In Gambino and Hyka (29.7.2019) the CJEU, relying on Articles 47 and 48 of the Charter and, by virtue of Article 52(3) of the Charter, on the case-law of the ECHR on the right to a fair trial (Article 6 of the Convention), ruled that Articles 16 and 18 of Directive 2012/29/EU on the rights of victims of crime do not prevent the victim of a criminal offence from having to be heard a second time following a change in the composition of the bench, if one of the parties to the proceedings so wishes.
In Funke Medien NRW GmbH v. Bundesrepublik Deutschland (29.7.2019) a Grand Chamber of the CJEU applied Directive 2001/29/EC (on the harmonisation of certain aspects of copyright and related rights in the information society) to a set of facts concerning the publication by a newspaper of certain documents “classified for restricted access” drawn up by the German Government and relating to the operation of the German army in Afghanistan. In examining the scope of the exceptions for the benefit of the press and the information of the public, provided for in Article 5 of the directive, the CJEU stated the need for a fair balance to be struck between the protection of intellectual property (Article 17(2) of the Charter) and the freedom of expression and information (Article 11 of the Charter). In this connection, the CJEU referred, by virtue of Article 52(3) of the Charter, to the case-law of the European Court of Human Rights according to which, in balancing copyright against freedom of expression, due consideration was to be given to the nature of the expression or information at stake and in particular to the question whether it concerned matters of public interest. Given that the CJEU leaves it to the national courts to strike this balance which, at the end of the day, can be challenged by way of an application to the Strasbourg Court against the final domestic judgment, reliance by the CJEU on the Strasbourg case-law would appear to also serve the interests of domestic judges.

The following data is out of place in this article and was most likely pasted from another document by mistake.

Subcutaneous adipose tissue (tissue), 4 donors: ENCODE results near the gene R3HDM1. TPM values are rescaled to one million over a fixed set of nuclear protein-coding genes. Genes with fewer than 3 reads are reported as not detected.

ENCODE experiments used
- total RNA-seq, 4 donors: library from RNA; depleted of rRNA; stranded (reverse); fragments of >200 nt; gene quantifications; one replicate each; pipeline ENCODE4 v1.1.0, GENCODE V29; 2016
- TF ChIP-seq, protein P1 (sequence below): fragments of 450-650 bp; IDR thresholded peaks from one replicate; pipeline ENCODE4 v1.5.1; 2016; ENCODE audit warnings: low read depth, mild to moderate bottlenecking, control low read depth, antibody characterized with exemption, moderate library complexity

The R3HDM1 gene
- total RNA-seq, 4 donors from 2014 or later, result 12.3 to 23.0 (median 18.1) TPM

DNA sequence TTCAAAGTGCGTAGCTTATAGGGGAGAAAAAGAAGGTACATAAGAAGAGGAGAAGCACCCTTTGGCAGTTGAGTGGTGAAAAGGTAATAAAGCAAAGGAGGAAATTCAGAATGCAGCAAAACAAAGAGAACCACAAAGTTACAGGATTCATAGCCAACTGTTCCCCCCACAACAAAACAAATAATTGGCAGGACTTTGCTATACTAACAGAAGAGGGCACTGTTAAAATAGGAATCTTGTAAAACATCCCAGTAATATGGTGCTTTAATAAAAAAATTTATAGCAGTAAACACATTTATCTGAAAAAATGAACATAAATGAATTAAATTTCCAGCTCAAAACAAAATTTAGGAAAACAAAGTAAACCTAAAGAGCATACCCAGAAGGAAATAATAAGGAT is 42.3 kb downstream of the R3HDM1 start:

In Jawo v. Bundesrepublik Deutschland (C-163/17, 19.3.2019) the CJEU inter alia further specifies the impact of Article 4 of the EU-Charter on the execution of the Dublin Regulation and draws on the M.S.S. v. Belgium and Greece judgment of the ECHR. It also describes the relationship between systemic deficiencies in the asylum procedure of a Member State and the requirement of an individual assessment of the situation of asylum seekers.